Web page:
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Corn, Ambrosia Hybrid

Short Description

Plump and sweet. Perfect for summer picnics.

Full Description

Ambrosia isn't just a name, it's the perfect description for this white and yellow checkered sugar-enhanced sweet corn. The 8" long ears on 6 1/2' tall plants are plump, sweet and ready for summer picnics. SE.
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Item # Product
Item#: 54040A
Order: 1 Pkt. (200 seeds)
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Product properties

Days To Maturity The average number of days from when the plant is actively growing in the garden to the expected time of harvest.

75 days

Fruit Size The average size of the fruit produced by this product.

8 inches

Sun The amount of sunlight this product needs daily in order to perform well in the garden. Full sun means 6 hours of direct sun per day; partial sun means 2-4 hours of direct sun per day; shade means little or no direct sun.

Full Sun

Spread The width of the plant at maturity.

12 inches

Height The typical height of this product at maturity.

72-84 inches

Sow Method This refers to whether the seed should be sown early indoors and the seedlings transplanted outside later, or if the seed should be sown directly in the garden at the recommended planting time.

Direct Sow

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Growing Fresh Summer Corn
Eating fresh sweet corn is one of the greatest delights of summer. See how easy it is to grow your own.
Watch video
Chef Ian Knauer Recipe - Raw Corn Salad with Basil
Chef Ian Knauer of the Farm Cooking School in Stockton New Jersey Prepares Raw Summer Corn and Basil Salad.
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How to Sow

  • Growing corn is easy provided you have enough space and plenty of sun. Corn is wind-pollinated, so you need to plant in blocks to ensure pollination. You should have a minimum 10 foot by 10 foot area. The exception to this rule is ‘On Deck’ corn, which has been bred to grow in containers. If you are growing ‘On Deck’, choose a container that is at least 24 inches wide and deep and plant nine seeds evenly spaced.
  • Isolate corn varieties when recommended (Sh2s), by planting corn seeds at least 250 feet apart, or select varieties that mature at least 2 weeks apart so they will not cross pollinate.
  • When choosing a site for corn, plant on the north side of your garden so the tall plants do not shade other plants in your vegetable garden.
  • Corn is a warm season crop and should not be planted in cool soils. The non Sh2 varieties tend to be more tolerant of cool soils, but in general the soil should be about 65 degrees F or warmer.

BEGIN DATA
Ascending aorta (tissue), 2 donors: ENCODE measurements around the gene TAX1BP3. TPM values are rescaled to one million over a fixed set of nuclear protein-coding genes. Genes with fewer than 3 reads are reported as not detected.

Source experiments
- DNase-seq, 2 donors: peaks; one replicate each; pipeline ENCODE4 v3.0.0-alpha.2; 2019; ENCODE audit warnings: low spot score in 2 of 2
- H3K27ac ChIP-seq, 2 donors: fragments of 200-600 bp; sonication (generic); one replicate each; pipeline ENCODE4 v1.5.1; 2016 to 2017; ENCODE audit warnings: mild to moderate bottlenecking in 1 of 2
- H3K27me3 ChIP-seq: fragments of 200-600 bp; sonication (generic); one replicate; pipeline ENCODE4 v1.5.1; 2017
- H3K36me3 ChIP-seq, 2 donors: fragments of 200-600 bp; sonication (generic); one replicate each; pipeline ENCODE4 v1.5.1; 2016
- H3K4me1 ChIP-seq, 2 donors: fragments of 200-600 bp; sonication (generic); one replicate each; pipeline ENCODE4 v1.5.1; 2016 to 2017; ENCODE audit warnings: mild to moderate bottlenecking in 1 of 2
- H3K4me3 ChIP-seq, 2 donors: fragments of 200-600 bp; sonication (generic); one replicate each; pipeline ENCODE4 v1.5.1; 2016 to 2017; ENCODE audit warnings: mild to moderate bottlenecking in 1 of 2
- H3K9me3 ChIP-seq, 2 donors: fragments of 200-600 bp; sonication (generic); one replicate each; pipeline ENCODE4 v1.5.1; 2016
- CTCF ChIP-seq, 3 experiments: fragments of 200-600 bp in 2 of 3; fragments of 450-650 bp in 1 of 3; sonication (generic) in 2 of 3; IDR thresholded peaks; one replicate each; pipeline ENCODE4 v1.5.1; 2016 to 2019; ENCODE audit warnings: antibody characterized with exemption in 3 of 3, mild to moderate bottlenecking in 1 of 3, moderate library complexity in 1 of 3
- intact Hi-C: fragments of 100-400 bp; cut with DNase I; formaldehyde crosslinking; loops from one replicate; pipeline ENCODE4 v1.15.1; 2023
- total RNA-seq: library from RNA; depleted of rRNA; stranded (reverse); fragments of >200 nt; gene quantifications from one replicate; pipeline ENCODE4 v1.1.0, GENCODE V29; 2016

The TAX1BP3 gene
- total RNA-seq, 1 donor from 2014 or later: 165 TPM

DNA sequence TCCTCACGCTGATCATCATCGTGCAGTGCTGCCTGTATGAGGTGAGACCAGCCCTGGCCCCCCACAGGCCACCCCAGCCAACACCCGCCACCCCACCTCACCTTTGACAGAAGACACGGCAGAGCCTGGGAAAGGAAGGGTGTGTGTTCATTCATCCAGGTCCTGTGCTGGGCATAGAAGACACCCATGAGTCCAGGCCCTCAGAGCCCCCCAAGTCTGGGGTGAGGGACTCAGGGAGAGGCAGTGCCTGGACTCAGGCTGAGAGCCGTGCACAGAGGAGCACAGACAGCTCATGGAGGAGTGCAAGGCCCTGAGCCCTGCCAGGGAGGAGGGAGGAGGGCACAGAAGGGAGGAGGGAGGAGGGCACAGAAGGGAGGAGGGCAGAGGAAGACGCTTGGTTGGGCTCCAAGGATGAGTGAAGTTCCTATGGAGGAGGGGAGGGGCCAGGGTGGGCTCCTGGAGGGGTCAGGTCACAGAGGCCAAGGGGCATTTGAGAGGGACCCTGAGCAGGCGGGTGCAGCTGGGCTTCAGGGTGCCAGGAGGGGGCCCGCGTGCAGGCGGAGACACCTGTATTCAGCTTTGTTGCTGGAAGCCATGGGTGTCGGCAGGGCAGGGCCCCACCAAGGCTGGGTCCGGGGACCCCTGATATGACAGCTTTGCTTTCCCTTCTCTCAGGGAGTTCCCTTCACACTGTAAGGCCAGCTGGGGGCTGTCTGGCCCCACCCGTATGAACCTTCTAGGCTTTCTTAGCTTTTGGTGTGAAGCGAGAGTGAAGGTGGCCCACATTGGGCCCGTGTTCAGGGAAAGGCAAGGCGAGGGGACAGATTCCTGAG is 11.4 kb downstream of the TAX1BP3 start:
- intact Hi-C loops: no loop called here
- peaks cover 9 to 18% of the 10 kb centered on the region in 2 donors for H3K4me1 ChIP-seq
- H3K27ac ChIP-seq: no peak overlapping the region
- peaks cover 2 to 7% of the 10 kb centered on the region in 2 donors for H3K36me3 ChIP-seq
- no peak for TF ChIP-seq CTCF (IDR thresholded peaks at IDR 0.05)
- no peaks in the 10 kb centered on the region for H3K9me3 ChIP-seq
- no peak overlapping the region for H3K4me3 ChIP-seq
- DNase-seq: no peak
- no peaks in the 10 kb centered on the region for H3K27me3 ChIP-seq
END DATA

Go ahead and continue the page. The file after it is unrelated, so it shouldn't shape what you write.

• Sow corn seed 1 inch deep, 5 to 6 inches apart in rows 2 to 3 feet apart.
  • Seedlings emerge in 7-14 days.
  • When corn seedlings are 3-5 inches tall and healthy, thin to 1 foot apart.

How to Grow

  • Keep weeds under control during the growing season. Weeds compete with plants for water, space and nutrients, so control them by either cultivating often or use a mulch to prevent their seeds from germinating.
  • Keep plants well watered during dry periods to promote uninterrupted growth. Corn needs 1-2 inches of rain per week for best production. Use a rain gauge to check to see if you need to add water. Corn is also a heavy feeder and will benefit from side dressings of fertilizer applied as directed through the growing season.
  • Monitor for pests and diseases. Check with your local Cooperative Extension Service for pest controls recommended for your area.
  • Suckers tend to form at the base of the plants; they help support the stalks and make food for the plant. The stalks may have to be staked in windy areas, but in general they are self-supporting.
  • Sunflowers are good companion plant for corns. Direct sow sunflowers in rows parallel to corn rows to help separate corn varieties that need isolation from each other. Choose sunflower varieties of comparable height to the corn plantings. The sunflower border, with vibrant hues in russets to golden-yellow, will add sparkle next to the almost all-green corn plot. The ‘Three Sisters’ (corn, bean and squash) are traditional companion plantings with Native American gardeners.

Harvest and Preserving Tips

  • Ears of corn are ready to harvest about 17-20 days after the silks appear. The kernels should be firm. Open an ear and pierce a kernel with your fingernail. If the liquid is watery, the corn is not ripe yet. It should be milky. If it is creamy, it is overripe and will not taste as sweet.